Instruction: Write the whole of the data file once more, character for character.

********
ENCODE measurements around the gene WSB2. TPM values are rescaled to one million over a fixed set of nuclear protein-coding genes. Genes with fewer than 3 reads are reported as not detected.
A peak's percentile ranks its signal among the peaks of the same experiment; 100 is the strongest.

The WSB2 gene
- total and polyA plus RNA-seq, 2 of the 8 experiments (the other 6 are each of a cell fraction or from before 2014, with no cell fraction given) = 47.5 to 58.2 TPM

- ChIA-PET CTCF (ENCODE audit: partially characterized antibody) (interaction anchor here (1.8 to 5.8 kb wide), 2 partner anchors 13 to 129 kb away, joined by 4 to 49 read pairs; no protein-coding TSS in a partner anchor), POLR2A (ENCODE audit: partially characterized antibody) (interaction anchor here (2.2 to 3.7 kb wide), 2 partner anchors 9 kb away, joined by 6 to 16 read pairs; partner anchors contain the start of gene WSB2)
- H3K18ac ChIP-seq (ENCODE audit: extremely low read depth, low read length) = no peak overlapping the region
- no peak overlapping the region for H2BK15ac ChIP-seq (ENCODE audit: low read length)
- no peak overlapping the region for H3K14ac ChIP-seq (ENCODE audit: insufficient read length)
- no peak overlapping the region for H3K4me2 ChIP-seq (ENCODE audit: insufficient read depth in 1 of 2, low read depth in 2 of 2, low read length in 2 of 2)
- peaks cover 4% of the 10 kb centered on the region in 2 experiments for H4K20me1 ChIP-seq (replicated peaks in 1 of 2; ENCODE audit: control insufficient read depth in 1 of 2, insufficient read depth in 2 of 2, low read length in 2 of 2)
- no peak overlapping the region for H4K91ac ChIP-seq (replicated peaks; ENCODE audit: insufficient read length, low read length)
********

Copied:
ENCODE measurements around the gene WSB2. TPM values are rescaled to one million over a fixed set of nuclear protein-coding genes. Genes with fewer than 3 reads are reported as not detected.
A peak's percentile ranks its signal among the peaks of the same experiment; 100 is the strongest.

The WSB2 gene
- total and polyA plus RNA-seq, 2 of the 8 experiments (the other 6 are each of a cell fraction or from before 2014, with no cell fraction given) = 47.5 to 58.2 TPM

- ChIA-PET CTCF (ENCODE audit: partially characterized antibody) (interaction anchor here (1.8 to 5.8 kb wide), 2 partner anchors 13 to 129 kb away, joined by 4 to 49 read pairs; no protein-coding TSS in a partner anchor), POLR2A (ENCODE audit: partially characterized antibody) (interaction anchor here (2.2 to 3.7 kb wide), 2 partner anchors 9 kb away, joined by 6 to 16 read pairs; partner anchors contain the start of gene WSB2)
- H3K18ac ChIP-seq (ENCODE audit: extremely low read depth, low read length) = no peak overlapping the region
- no peak overlapping the region for H2BK15ac ChIP-seq (ENCODE audit: low read length)
- no peak overlapping the region for H3K14ac ChIP-seq (ENCODE audit: insufficient read length)
- no peak overlapping the region for H3K4me2 ChIP-seq (ENCODE audit: insufficient read depth in 1 of 2, low read depth in 2 of 2, low read length in 2 of 2)
- peaks cover 4% of the 10 kb centered on the region in 2 experiments for H4K20me1 ChIP-seq (replicated peaks in 1 of 2; ENCODE audit: control insufficient read depth in 1 of 2, insufficient read depth in 2 of 2, low read length in 2 of 2)
- no peak overlapping the region for H4K91ac ChIP-seq (replicated peaks; ENCODE audit: insufficient read length, low read length)